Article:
In this COVID-19 world, everyone wants to know if force majeure applies. In this post, you’re going to learn what “force majeure” means, what it does, and when it applies. We’ll also look at some force majeure sample clauses and I’ll give you some examples of business transactions and how they’re affected by force majeure. Essentially, you’ll see how a force majeure clause can help in times of emergency.
First, what is “force majeure”?
It’s French for “superior force.”
It’s a clause that appears towards the end of a lot of contracts, especially service-based contracts.
It basically excuses non-performance or not living up to your end of the contract for circumstances out of anybody’s control.
What can a force majeure clause do?
Well, it could suspend everything until the force majeure is removed or eliminated or out of the way,
It can say, “everybody can walk away if a force majeure event happens,”
It can, but it doesn’t always, talk about what happens to any money that’s changed hands as of the force majeure event. So, refunds, deposits, etc.
When does force majeure apply?
Currently because of COVID-19, everybody wants to know if it applies in the case of a pandemic. Of course, the answer is it depends on what the contract says.
So, let’s look at these two sample force majeure clauses.
This first version specifically talks about what is considered a force majeure event.
The second version is similar, but different.
Notice it says “force majeure includes, but is not limited to…” certain things. That leaves room to say hey, maybe a pandemic is included in this definition, even though it’s not specifically listed.
How a force majeure clause can affect online businesses: two scenarios
As I said, it can affect different businesses in different ways.
One example would be in a brand or partnership/collaboration agreement. As an influencer you may have agreed to do a certain number of posts on a specific topic.
Well, does force majeure somehow prevent you from doing that? Are you supposed to be posting from a live event of some kind or in a specific location that you can’t access because of a force majeure event? These questions show how a force majeure clause would be important in this scenario.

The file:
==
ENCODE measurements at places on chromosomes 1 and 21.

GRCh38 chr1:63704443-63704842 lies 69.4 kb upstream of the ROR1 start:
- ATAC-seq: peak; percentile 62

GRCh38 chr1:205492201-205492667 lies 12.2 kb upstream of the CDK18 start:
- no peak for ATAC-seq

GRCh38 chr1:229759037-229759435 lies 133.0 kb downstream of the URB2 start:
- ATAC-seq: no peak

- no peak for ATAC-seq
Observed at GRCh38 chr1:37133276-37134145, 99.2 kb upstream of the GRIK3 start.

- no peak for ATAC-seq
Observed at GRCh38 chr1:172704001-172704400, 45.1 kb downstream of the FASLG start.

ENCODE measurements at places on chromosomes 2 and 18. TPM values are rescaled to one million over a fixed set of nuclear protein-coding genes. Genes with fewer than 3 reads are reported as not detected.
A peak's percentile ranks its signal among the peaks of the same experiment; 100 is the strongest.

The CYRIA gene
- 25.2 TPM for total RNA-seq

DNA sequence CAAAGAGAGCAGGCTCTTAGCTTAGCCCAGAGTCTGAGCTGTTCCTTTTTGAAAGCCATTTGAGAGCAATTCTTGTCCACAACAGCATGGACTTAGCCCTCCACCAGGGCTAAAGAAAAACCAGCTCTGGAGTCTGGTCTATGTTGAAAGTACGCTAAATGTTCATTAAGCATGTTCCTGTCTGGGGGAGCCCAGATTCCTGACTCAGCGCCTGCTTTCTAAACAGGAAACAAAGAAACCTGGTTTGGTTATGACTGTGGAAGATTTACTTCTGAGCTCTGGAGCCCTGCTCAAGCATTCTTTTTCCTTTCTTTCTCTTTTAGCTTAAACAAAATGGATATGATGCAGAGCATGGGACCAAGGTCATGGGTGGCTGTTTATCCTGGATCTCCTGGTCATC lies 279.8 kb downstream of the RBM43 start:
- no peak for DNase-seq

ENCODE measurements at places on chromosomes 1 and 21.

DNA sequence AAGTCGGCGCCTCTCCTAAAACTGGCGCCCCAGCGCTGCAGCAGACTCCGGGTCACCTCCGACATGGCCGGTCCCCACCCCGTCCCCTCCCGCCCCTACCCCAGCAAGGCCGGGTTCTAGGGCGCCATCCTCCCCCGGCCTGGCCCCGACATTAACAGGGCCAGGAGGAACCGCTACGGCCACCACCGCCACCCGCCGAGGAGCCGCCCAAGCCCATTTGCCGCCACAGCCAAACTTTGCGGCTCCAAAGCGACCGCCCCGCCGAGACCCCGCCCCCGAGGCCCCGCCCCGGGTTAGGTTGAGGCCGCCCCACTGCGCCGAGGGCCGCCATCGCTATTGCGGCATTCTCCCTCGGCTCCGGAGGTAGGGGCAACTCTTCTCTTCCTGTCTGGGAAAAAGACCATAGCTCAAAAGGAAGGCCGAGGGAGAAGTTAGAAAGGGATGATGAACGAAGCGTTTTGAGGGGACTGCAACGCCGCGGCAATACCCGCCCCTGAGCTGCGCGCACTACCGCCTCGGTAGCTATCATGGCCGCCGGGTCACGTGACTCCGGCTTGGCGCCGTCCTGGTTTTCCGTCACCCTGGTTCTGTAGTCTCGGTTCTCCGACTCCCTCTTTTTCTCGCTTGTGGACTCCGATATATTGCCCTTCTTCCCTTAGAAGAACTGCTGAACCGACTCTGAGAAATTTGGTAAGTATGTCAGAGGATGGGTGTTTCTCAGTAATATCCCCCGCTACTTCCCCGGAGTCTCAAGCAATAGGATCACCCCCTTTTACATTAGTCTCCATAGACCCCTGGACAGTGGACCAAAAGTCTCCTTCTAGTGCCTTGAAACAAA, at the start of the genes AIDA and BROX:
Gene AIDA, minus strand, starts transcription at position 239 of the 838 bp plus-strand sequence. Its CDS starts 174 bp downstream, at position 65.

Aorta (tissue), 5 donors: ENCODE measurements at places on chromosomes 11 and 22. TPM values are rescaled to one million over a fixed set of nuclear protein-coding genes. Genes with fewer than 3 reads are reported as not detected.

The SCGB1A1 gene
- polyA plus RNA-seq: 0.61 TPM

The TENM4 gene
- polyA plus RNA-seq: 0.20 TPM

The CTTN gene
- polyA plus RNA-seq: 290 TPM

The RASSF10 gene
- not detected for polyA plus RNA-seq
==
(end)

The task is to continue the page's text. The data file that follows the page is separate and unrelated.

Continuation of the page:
It also applies to in-person events. Even though the final event is conducted in person and not really on the Internet, certainly tickets are sold on the Internet. And, promotion of the event goes on on the Internet, sponsors are announced and splashed across the Internet. So, reviewing sponsorship agreements or other similar agreements may be necessary during a force majeure event.
What to look for
It’s important to know what happens under your contract because when an event that’s out of anybody’s control happens, of course everyone is going to be worried about funds. So, you want to determine:
- What is a force majeure event under my contract?
- Is there an express definition of what is considered a force majeure event or does it have that kind of “including but not limited to” language.
- What does my contract say happens during a force majeure event? Is everything just kind of stopped and suspended until it all goes back to normal? Or, does it say everybody can walk away if a force majeure event happens with no further obligation?
- Finally, and you may actually have to look elsewhere in your contract, but what happens to money paid up to that force majeure event date? Does it get refunded? If your contract talks about a non-refundable retainer I might say, yeah, even if the force majeure clause doesn’t talk about what happens to money in the case of a force majeure event, non-refundable means non-refundable.
So, look at your contract, see what it says in terms of what to do in a force majeure event.
I hope this post has helped you to understand what is force majeure, how it applies in different industry settings, and how it can help an online business.
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